A useful guide for new board members is your school system’s policy on how to handle concerns from members of the public, to ensure that every concern gets a fair hearing and timely resolution. And if a concern merits board consideration, you should bring it up with your fellow board members.
4. Share and defend your views, but listen to the views of others
Your board sets the standard for communication within the district. Do you want your district to be open to a thorough discussion, or are you more interested in your own point of view? School board members must have the ability to compromise. You won’t “win” on every issue you care about. More importantly, sometimes you’ll find that the information, perspectives, and ideas others have may change your mind, or lead to a new and even better collaborative idea.
In the charged and urgent arena of public education, expect to be flexible, even as you seek to honor your deepest values and commitments. There will be times when changes must be made, when tradition cannot be honored, or when pressure must be resisted. Sometimes, you’ll measure the true success of a board not by agreement, but by respectful disagreement and spirited discussion followed by a difficult vote. And after a difficult vote, effective boards embrace the decision and move forward together.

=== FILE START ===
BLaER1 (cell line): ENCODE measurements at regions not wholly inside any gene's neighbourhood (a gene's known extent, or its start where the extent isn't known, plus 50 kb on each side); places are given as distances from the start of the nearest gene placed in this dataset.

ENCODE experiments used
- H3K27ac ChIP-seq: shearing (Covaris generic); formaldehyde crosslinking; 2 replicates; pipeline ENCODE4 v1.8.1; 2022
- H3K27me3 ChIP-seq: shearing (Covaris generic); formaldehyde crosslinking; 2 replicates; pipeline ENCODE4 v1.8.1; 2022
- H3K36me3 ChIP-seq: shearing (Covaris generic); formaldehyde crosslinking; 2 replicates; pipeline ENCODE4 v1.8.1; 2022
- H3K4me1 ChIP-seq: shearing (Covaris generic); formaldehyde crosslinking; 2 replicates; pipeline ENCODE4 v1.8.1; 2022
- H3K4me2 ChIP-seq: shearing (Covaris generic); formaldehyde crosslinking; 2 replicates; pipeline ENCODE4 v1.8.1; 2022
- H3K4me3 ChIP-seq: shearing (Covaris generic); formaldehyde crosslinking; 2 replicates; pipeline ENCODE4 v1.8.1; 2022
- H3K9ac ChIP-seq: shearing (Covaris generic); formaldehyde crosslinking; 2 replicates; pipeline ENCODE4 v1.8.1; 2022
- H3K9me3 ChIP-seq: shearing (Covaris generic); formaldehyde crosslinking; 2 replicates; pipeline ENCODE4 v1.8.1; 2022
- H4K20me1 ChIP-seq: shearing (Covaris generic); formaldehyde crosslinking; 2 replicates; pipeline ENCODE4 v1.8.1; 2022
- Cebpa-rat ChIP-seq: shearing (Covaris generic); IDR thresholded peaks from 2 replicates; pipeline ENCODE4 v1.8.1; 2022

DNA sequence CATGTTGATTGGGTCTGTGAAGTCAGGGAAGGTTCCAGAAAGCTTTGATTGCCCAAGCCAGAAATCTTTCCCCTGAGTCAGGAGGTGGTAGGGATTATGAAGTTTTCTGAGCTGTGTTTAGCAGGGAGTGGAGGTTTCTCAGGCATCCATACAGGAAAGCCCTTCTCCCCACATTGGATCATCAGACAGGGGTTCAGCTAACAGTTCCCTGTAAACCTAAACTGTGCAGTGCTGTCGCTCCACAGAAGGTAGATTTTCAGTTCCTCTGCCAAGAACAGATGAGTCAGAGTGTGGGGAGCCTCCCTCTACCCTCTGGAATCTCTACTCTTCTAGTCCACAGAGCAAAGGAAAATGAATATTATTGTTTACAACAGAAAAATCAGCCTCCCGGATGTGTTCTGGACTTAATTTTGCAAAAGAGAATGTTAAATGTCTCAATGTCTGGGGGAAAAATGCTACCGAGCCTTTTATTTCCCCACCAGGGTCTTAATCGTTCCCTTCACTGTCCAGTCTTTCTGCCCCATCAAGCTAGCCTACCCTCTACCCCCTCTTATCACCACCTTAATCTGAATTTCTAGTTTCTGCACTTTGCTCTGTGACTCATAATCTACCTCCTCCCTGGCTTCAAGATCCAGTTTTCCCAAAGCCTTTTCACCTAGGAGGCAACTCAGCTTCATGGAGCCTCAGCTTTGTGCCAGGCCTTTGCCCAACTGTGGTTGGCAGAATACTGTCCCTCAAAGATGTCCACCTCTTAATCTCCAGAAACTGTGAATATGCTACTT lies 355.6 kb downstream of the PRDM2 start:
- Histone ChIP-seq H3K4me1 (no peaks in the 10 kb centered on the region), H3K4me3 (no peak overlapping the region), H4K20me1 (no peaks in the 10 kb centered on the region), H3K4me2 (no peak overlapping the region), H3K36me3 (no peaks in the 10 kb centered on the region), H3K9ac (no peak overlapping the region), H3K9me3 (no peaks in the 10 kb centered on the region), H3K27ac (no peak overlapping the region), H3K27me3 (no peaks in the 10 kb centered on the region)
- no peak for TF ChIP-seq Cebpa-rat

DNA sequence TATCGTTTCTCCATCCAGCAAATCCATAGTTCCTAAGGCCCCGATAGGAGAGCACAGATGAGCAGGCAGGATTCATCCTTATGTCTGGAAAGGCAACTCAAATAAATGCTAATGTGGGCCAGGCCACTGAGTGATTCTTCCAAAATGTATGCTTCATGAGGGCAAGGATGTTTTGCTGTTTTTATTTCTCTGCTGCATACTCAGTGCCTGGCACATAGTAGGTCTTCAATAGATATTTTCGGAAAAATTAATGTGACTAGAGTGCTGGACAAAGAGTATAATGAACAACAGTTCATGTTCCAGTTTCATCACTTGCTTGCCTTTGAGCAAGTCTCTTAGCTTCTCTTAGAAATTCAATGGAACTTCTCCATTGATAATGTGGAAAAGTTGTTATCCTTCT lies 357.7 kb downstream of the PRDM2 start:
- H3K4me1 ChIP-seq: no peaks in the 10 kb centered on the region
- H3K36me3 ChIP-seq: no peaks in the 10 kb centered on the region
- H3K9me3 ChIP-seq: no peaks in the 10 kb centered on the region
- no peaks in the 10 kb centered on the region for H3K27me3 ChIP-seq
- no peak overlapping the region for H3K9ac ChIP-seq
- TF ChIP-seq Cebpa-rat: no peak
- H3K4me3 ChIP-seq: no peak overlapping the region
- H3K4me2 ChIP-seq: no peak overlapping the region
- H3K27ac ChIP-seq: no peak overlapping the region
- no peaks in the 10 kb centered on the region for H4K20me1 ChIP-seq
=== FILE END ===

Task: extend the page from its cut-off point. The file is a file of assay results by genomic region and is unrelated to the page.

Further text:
5. Do your homework and ask tough questions
Members of effective boards come to meetings prepared to engage in discussions, ask questions, and seek clarification. A lot of background information is required to make policy and assess accountability. In meetings, asking sharp questions can help clarify issues not just for yourself, but for students, families, the community, and even school system employees. Here are some good questions to keep in mind:
• What is the goal of this initiative?
• How does it align with our vision, mission, and system goals?
• How much will it cost? What data tells us it’s important enough to merit the cost?
• What data supports the notion that it will achieve the desired results?
• Are staff ready to implement it? If not, what’s our plan?
• How does it fit with our existing activities? Does it conflict with anything we’re already doing?
• How will we evaluate the results?
Board members are not career education professionals. Sometimes this feels like a handicap because of all the jargon, technical language, and policy details that board members, especially new board members, may not know. But keep in mind that, in American public education, local board members are not expected to be experts. They are responsible for serving as a bridge between lifelong education professionals and local communities.